Friday, 23 May 2014

got myself a crying, talking, sleeping, walking, living doll...

...except the last bit. Doll is a four-letter word. My daughter is oh-so-much-bigger than four letters can possibly encompass unless they are love, life and the like.
At a year old, she is showing signs of spunk and independence that make me petrified ("what am I unleashing on myself?") and proud.
Witness the latest today: The youngest attendee at PP's "bring your child to work day" she is too young to actually participate in the musical chairs and other activities for the 3-8 age group, but not too young to gamely toddle off toting a balloon, falling all over the place, unsurprised when said balloon bursts in her face...
But what made my feminist heart secretly burst with pride was when she approached the cut outs of super heroes. She determinedly pushed Superman over and though I rushed to her side with all the appropriate clucking noises, I was delighted. Superheroes are silly vigilantes who don't know enough to wear their underwear on the inside. Sure, I love them too. Like men love Barbie dolls.
Speaking of which, I promptly passed on the first Barbie she was gifted. Seeing one sets my teeth grinding, creating a rather interesting percussive effect. PP's first toy purchase for her was a rather cool remote controlled car which we have loads of fun with. Some of my favourite clothes for her come from the boys section.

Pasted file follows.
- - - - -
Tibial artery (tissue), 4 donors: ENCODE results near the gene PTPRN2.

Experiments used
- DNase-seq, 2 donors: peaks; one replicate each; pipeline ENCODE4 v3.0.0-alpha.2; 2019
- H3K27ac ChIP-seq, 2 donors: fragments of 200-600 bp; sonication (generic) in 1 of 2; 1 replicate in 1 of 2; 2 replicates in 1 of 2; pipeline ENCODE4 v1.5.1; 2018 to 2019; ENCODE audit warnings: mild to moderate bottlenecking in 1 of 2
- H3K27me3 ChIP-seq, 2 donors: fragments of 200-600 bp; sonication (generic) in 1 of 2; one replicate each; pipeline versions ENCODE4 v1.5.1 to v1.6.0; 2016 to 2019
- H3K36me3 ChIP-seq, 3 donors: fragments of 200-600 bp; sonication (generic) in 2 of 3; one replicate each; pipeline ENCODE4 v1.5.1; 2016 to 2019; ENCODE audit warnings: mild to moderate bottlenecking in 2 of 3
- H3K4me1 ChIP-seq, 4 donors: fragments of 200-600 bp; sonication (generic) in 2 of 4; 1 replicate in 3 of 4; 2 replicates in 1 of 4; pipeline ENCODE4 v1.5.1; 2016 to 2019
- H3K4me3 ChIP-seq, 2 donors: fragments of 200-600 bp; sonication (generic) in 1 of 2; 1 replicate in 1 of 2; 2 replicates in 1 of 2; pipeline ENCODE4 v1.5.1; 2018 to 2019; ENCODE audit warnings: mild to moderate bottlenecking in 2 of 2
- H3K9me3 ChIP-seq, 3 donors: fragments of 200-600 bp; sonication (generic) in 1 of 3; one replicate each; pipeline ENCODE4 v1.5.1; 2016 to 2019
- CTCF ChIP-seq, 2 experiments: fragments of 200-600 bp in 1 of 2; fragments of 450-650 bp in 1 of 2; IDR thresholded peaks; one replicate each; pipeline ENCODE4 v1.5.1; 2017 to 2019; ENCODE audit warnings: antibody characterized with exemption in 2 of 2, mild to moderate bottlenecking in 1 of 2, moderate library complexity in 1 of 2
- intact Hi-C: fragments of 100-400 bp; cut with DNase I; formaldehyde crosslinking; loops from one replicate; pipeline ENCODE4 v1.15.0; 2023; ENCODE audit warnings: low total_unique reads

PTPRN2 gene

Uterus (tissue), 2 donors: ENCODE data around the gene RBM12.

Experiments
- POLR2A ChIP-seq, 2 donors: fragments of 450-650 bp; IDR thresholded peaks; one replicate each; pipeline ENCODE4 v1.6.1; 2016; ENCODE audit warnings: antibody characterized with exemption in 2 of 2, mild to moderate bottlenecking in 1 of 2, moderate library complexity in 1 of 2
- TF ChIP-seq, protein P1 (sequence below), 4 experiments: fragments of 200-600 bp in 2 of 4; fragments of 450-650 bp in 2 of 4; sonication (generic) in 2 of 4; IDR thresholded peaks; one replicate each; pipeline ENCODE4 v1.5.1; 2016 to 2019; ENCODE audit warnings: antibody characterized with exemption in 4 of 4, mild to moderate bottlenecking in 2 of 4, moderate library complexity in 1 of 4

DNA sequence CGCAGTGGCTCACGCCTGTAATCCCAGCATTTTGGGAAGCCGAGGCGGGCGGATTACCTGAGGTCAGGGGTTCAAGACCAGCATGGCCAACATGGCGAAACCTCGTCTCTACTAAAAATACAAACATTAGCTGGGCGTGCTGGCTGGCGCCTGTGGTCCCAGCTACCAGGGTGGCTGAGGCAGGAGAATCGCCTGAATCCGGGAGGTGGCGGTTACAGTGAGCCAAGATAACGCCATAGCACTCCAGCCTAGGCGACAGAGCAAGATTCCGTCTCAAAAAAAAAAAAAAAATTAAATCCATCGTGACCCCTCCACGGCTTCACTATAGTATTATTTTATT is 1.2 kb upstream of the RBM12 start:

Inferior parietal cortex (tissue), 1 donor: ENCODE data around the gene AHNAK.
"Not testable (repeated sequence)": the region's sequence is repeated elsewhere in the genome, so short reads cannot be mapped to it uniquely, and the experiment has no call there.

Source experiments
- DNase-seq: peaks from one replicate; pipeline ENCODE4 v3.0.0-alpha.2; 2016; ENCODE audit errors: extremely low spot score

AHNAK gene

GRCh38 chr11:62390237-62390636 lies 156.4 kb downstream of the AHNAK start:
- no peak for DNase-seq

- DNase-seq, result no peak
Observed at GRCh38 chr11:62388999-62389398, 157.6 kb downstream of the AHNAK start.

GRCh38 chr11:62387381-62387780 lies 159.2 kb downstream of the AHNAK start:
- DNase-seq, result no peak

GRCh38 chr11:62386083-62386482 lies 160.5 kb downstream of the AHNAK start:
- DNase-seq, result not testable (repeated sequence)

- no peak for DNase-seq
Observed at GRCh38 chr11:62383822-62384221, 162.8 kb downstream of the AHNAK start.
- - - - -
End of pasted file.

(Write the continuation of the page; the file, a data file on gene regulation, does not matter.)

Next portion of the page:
It's a struggle to try and constantly be aware of doing enough and not too much. I don't want her to miss out on all the enjoyment of being a girl. Yet, I certainly don't want her to morph into a beaded bag toting, lipsticked six-year-old wearing miniature versions of adult clothing like so many young girls I see around me. 
So we work at it. When Dadi says "ladkiyon waale toh kaam hi nahi karti" I am delighted and tell her so because said ladkiyon vaaley kaam entail genteel behaviour. 
So when there is a video in which Halle Berry talks about how her baby girl breastfed like a proper little lady versus her new son who wades into it and says, boys and girls are so different, I go uh-uh, you ain't seen mine.
She will feed sitting in vajrasana, standing up, in downward dog, tummy on my face, lying across me, yank my clothes... you get the picture. 
I am happy and I hope K will continue to go after what she wants in life without worrying about being called domineering or bossy or whatever it is women get called when they are determined.  

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